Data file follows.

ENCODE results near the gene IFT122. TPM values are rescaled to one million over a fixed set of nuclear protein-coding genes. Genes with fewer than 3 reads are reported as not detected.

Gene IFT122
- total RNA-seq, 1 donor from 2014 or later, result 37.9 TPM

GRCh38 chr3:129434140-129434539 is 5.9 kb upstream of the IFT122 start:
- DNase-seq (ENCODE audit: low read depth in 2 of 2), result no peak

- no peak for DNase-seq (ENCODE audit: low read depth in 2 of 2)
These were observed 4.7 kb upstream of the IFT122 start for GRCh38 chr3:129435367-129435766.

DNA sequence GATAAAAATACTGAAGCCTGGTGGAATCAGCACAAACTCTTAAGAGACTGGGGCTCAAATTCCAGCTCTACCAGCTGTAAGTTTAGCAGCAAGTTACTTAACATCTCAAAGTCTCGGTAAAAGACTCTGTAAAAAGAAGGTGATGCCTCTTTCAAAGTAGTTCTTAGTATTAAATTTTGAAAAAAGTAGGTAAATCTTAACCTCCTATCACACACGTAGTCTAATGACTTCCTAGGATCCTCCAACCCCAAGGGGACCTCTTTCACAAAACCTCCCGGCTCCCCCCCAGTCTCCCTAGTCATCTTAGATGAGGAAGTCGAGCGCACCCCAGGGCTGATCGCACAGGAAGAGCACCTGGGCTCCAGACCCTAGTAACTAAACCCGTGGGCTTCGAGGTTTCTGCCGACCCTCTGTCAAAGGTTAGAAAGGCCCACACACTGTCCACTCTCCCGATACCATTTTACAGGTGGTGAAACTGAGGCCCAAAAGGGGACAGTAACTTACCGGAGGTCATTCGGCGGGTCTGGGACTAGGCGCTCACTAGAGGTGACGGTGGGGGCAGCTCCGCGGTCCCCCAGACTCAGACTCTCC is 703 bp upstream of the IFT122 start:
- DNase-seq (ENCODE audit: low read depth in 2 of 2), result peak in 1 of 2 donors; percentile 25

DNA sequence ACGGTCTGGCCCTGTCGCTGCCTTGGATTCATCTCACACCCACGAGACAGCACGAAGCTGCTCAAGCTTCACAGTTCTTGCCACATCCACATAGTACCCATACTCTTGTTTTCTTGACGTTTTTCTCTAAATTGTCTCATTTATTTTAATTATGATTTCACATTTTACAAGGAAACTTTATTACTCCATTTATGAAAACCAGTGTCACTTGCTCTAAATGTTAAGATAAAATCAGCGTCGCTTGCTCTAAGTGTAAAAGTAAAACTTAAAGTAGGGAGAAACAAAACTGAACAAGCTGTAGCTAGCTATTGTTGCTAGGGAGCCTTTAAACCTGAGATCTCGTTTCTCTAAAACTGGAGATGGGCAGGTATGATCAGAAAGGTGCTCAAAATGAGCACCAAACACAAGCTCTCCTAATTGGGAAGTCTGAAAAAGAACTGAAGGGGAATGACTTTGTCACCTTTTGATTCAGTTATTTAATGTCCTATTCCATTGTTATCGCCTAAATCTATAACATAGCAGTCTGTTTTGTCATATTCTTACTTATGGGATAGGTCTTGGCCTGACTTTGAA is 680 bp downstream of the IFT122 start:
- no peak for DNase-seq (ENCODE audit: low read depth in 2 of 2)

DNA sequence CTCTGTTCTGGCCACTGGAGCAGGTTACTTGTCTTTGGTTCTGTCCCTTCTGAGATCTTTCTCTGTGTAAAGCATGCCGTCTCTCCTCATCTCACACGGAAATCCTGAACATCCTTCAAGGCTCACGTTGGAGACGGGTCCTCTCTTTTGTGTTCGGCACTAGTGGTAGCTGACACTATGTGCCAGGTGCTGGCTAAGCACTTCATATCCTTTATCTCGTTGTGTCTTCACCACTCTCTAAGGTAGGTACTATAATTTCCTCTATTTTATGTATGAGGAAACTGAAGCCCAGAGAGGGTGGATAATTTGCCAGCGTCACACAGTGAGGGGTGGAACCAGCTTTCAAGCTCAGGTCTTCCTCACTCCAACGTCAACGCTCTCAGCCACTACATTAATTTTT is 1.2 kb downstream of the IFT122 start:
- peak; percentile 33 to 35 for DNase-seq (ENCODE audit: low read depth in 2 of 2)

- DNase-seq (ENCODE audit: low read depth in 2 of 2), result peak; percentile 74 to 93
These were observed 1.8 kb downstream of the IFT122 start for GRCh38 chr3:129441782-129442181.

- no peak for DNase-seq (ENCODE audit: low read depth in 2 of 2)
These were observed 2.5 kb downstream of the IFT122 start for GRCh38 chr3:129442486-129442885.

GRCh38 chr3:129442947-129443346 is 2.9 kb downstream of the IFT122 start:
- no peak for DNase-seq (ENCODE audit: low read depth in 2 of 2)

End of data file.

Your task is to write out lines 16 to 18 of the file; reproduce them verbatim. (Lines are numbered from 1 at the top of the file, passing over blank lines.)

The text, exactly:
- no peak for DNase-seq (ENCODE audit: low read depth in 2 of 2)
These were observed 2.5 kb downstream of the IFT122 start for GRCh38 chr3:129442486-129442885.

GRCh38 chr3:129442947-129443346 is 2.9 kb downstream of the IFT122 start: